Accuracy is important to defining context, but so is proportion. When a few of our rogue elements ran wild, creating the Abu Ghraib debacle that we cannot seem to outrun, the story, which is a horrible black mark on our military and our nation, seems to have been put on a permanent loop, albeit one that leaves out most of what might in fact be the most important news of all.
LTC Rodney Morris took me to a detention facility his soldiers operated in Tikrit. Prison and jail guards have told me many times there is one certainty with prisoners: they always complain. In fact, before going to Iraq, I met with a very experienced corrections chief in Massachusetts, Sheriff Thomas Hodgson, and asked him what to look for when snooping out signs of prison abuse or mismanagement. What are the signs? Sheriff Hodgson gave me a long list, and when I visited the detainees in Tikrit, nothing tripped my alarms.
When the prisoners saw my camera (photography was forbidden in the facility), they wanted my undivided attention. And so, in front of American soldiers, those prisoners gave me an earful. Said they didn’t have enough blankets, were cold at night, and did not get enough food. Several of the men who complained about the food were fat. But what those prisoners really told me, indirectly, was that they saw journalists as potential liberators, and even more importantly, that they were not afraid to complain about the soldiers in front of the soldiers. The prisoners knew when I left they would not be taken out and shot. I was there for as long as I wished to stay, asking an interpreter to translate graffiti written on some cell walls. The prisoners had time and possibly even opportunity to slip me a note. None did. But they all complained, complained, complained.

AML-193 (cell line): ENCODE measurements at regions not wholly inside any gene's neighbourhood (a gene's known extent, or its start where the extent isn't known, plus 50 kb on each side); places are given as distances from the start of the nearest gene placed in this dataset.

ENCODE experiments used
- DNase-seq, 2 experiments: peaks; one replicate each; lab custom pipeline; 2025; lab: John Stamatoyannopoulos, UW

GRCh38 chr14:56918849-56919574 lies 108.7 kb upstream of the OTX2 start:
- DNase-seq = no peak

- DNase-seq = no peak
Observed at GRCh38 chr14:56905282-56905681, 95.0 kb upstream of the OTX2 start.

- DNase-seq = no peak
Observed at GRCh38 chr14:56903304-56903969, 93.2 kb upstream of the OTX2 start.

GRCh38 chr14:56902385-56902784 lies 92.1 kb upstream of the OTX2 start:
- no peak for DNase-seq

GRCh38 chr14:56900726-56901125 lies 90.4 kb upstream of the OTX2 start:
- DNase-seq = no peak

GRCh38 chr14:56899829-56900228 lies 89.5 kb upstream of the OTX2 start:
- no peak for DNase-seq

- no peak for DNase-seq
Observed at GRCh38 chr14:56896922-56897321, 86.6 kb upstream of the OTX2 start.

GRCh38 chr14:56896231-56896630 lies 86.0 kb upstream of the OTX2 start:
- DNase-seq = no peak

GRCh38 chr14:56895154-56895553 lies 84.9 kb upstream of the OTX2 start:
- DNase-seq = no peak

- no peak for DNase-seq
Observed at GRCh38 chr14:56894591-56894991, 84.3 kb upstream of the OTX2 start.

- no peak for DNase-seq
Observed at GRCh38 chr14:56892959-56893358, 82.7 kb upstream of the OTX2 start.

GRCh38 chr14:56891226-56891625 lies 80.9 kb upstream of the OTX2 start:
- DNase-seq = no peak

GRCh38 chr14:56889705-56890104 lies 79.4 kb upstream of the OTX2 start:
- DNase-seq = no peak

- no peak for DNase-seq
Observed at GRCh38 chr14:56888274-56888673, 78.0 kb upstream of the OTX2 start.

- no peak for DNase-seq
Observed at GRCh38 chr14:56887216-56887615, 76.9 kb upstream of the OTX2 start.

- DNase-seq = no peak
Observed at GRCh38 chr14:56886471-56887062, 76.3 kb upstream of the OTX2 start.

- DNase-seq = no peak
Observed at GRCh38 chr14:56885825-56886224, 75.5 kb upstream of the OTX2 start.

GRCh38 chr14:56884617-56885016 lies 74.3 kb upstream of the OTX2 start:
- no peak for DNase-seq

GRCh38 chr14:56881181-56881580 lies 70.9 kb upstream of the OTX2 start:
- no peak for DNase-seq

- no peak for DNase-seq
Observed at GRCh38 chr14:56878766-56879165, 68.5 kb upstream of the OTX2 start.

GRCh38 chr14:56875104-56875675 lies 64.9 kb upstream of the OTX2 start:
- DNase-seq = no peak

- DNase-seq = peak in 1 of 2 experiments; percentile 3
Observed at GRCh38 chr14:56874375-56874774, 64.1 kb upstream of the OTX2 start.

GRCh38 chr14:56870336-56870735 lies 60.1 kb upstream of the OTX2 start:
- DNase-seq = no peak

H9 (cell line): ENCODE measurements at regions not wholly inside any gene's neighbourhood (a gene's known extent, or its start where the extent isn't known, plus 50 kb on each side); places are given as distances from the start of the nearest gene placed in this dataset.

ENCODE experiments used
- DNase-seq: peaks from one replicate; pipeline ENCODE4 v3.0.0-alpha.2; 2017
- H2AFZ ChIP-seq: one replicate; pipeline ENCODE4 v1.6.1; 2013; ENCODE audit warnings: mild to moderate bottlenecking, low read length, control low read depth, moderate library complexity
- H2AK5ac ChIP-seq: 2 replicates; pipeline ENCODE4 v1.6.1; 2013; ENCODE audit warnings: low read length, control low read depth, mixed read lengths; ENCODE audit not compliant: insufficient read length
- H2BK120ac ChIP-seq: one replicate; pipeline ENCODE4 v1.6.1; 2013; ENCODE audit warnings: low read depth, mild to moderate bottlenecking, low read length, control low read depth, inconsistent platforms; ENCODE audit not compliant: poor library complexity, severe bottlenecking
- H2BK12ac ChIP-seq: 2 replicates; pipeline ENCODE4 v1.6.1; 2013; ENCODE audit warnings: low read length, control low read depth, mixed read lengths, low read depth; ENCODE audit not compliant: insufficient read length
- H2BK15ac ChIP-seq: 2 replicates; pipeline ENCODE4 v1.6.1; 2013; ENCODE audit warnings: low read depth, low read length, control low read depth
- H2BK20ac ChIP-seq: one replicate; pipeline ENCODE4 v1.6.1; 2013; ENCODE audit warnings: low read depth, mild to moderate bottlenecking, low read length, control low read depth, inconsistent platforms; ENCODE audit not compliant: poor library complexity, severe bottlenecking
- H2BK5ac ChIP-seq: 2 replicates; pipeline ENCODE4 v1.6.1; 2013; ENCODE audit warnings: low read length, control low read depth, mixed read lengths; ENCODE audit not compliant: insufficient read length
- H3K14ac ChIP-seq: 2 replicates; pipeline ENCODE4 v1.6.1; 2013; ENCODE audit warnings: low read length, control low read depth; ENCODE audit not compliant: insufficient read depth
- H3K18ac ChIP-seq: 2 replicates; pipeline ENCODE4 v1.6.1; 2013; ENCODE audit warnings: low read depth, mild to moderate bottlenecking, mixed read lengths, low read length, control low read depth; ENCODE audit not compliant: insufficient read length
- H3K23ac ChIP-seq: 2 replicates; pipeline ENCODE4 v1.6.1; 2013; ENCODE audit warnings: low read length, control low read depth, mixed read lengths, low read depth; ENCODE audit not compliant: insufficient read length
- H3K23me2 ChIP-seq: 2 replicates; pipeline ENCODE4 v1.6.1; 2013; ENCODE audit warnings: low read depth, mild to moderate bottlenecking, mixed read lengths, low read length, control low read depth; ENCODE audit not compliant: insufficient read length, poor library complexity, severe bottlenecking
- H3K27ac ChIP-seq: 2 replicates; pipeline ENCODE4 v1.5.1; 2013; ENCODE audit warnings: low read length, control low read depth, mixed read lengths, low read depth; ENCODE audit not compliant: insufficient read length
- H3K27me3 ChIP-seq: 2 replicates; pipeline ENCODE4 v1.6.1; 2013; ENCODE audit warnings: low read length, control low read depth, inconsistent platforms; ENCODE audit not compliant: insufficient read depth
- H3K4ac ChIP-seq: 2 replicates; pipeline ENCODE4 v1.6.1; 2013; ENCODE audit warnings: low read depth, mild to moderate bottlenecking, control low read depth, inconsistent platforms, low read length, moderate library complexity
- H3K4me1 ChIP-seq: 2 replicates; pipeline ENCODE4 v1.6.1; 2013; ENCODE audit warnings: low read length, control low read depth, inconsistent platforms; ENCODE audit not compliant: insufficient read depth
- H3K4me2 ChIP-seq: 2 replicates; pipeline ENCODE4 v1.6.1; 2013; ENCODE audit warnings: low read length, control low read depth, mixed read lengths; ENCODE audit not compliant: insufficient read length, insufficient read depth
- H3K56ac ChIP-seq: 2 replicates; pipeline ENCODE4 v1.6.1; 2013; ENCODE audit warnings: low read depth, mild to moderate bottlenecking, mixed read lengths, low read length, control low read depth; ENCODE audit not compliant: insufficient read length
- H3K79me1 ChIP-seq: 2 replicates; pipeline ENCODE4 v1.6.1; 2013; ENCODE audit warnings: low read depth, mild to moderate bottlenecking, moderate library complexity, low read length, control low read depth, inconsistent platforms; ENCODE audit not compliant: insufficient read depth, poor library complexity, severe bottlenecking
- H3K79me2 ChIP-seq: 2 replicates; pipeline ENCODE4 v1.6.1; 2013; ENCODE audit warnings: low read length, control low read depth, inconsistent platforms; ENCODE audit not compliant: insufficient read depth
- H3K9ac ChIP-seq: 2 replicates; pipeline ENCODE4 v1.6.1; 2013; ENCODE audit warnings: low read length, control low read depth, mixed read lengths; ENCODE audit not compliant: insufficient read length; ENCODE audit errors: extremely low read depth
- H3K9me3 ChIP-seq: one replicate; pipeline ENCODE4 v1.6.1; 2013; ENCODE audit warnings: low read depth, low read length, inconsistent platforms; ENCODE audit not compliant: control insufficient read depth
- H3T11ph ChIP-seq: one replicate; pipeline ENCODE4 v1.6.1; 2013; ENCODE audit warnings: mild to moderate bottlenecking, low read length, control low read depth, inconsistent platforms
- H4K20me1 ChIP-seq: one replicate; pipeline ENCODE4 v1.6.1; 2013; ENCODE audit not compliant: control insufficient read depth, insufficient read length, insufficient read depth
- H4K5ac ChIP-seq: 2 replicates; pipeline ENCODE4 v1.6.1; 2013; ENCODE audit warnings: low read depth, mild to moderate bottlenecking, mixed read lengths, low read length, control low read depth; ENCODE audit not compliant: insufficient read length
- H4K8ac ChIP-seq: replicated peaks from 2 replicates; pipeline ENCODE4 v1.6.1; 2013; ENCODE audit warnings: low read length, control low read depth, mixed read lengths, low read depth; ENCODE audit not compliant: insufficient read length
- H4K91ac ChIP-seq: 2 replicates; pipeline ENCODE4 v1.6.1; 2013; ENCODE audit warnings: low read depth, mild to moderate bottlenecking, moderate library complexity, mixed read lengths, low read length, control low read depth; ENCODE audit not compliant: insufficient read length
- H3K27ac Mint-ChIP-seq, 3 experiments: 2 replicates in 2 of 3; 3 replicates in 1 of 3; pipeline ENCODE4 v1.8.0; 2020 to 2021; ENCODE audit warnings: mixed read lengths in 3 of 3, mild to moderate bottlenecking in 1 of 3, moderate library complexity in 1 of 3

The Abu Ghraib travesty was an example of a journalist picking up the scent trail and following it. It took moral courage to break that story, and yet that writer knew our military would not hunt him down afterwards. The incident was investigated, and perpetrators were charged, tried and punished for their actions. Conditions in the prison greatly improved and methods of training and supervising soldiers who guard detainees were revamped to preclude future incidents. Somehow those parts seem to get left out of most sentences that mention Abu Ghraib. Today, terrorists view Abu Ghraib as an R&R and training destination. Combined with the catch and release policy, the net result is increased danger for our soldiers and Iraqis. I saw a commander get shot down in front of me by a terrorist who had just been released from Abu Ghraib.